1968, Roger Vadim, Louis Malle, Frederico Fellini, 121 mins.
Three Poe stories by three directors.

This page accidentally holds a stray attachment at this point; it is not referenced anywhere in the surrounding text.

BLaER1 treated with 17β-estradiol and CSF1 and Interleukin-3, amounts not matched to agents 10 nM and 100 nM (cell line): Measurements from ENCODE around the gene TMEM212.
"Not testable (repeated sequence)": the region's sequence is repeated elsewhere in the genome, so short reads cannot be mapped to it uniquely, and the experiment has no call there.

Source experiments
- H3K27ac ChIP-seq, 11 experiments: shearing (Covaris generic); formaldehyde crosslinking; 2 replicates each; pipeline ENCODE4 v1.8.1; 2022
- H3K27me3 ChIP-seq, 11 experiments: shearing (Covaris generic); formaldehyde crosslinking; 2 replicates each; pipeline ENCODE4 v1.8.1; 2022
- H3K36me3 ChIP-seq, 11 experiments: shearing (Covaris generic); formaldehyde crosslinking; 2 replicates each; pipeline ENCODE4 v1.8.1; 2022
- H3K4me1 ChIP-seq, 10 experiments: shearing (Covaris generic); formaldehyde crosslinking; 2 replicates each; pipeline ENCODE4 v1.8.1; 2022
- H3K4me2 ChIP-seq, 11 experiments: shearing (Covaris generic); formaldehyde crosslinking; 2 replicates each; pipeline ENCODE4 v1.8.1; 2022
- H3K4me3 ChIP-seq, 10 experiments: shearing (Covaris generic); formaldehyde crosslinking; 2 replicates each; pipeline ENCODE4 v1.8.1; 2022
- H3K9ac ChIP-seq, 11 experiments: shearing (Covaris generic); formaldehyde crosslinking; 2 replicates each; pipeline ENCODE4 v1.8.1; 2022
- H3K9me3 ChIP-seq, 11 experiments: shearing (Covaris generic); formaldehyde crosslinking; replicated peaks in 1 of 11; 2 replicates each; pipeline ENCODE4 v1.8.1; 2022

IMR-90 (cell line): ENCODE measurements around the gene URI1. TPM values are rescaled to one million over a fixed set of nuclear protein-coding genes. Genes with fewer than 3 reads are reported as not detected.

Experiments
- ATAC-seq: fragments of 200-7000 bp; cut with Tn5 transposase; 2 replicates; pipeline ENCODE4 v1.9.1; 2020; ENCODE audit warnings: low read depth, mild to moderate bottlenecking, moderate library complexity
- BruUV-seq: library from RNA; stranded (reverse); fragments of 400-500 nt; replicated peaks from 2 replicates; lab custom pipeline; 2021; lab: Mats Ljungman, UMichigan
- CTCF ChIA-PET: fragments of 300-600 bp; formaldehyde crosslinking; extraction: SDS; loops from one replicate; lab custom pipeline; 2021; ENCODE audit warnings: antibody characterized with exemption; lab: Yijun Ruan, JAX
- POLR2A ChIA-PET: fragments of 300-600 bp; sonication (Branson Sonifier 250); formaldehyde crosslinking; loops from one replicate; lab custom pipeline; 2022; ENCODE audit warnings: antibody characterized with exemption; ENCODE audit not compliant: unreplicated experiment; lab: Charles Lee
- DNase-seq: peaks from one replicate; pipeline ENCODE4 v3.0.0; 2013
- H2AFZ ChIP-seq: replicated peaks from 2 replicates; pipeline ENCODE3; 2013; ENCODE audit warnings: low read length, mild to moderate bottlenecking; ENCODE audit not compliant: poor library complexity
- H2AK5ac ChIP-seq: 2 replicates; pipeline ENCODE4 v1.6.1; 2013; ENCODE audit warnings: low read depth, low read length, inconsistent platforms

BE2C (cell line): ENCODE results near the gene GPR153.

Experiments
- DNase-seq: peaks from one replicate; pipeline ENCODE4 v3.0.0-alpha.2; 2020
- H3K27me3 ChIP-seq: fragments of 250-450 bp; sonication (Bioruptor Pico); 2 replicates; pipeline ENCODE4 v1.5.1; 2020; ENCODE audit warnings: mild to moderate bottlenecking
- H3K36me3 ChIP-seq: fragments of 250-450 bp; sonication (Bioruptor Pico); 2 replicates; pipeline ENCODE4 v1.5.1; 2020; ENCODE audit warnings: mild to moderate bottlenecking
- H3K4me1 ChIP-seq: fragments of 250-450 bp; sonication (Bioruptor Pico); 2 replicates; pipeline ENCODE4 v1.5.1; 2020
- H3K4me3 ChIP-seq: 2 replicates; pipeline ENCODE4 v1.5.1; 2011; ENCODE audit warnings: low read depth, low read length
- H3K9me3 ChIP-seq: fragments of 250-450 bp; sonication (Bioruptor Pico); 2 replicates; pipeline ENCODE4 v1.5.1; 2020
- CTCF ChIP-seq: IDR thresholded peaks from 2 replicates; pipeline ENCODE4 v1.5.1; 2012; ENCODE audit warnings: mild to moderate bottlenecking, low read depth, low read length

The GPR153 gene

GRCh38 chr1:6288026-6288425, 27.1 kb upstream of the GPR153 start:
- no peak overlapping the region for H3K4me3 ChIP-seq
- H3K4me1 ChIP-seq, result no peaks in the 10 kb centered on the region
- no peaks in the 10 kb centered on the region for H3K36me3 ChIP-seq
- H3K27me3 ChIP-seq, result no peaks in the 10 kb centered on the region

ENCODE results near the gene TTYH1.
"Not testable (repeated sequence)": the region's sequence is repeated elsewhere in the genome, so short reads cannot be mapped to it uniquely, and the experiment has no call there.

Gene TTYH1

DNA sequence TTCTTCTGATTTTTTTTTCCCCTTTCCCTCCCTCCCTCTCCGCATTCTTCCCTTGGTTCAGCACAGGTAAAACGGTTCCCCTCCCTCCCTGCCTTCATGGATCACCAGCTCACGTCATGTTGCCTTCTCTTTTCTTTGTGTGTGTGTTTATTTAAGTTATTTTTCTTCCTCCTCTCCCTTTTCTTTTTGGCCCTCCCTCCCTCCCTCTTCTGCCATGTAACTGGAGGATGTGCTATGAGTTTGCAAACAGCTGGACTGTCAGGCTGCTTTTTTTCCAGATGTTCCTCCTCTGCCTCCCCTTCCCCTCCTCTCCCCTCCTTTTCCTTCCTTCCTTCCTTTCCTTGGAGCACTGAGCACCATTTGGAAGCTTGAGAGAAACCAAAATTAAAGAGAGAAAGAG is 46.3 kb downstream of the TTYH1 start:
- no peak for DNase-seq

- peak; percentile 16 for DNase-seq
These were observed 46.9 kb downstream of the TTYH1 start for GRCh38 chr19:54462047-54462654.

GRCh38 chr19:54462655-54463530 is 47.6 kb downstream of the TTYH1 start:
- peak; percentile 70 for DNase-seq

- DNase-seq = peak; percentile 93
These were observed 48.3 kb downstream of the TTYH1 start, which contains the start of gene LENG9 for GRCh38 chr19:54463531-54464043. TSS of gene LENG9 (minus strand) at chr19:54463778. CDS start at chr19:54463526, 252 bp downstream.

Spirits of the Dead was made towards the end of the 1960s vogue for multi-part films from voguish directors. It collects together three Edgar Allen Poe stories with varying degrees of success. Roger Vadim turns Metzergerstein , Poe’s first published story, into a highly amusing riot of Freudian symbolism featuring the leather clad Fonda siblings and a big black stallion. Louis Malle demonstrates a Sadean bent in William Wilson as Alain Delon, plagued by his seemingly omnipresent and omniscient double, subjects Brigitte Bardot to a whipping which is not in the original story. Finally, and most satisfyingly, Fellini offers us Toby Dammit, a funny and deeply disturbing fantasia set in 1960s Rome during which an alcoholic Shakesperean actor, memorably played by Terence Stamp, makes a decidedly unwise wager with the Devil – the patter personified as an unforgettably creepy little girl.